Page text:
Elevation of hemoglobin concentration, a common adaptive response to high-altitude hypoxia, occurs among Oromo, but is dampened among Amhara highlanders of East Africa. We hypothesized that Amhara highlanders offset their smaller hemoglobin response with a vascular response. We tested this by comparing Amhara and Oromo highlanders at 3700 m and 4000 m to their lowland counterparts at 1200 m and 1700 m. To evaluate vascular responses, we assessed urinary levels of nitrate (NO3−) as a readout of production of the vasodilator nitric oxide and its downstream signal transducer cyclic guanosine monophosphate (cGMP), along with diastolic blood pressure as an indicator of vasomotor tone. To evaluate hematological responses, we measured hemoglobin and percent oxygen saturation of hemoglobin. Amhara highlanders, but not Oromo, had higher NO3− and cGMP compared to their lowland counterparts. NO3− directly correlated with cGMP (Amhara R2=0.25, P<0.0001; Oromo R2=0.30, P<0.0001). Consistent with higher levels of NO3− and cGMP, diastolic blood pressure was lower in Amhara highlanders. Both highland samples had apparent left shift in oxyhemoglobin saturation characteristics, and maintained total oxyhemoglobin content similar to their lowland counterparts. However, deoxyhemoglobin levels were significantly higher, much more so among Oromo than Amhara. In conclusion, the Amhara balance minimally elevated hemoglobin with vasodilatory response to environmental hypoxia, whereas Oromo rely mainly on elevated hemoglobin response. These results point to different combinations of adaptive responses in genetically similar East African highlanders.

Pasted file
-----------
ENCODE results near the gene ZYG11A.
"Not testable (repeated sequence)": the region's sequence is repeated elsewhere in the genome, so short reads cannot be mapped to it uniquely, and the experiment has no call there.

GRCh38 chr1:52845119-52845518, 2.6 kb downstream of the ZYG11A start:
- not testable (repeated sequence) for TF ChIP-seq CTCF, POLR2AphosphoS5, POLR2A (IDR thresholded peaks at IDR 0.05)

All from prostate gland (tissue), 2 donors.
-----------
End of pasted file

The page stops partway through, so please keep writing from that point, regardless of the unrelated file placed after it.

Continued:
- nitric oxide
- cyclic guanosine monophosphate
- high altitude
- Copyright © 2016, American Journal of Physiology-Lung Cellular and Molecular Physiology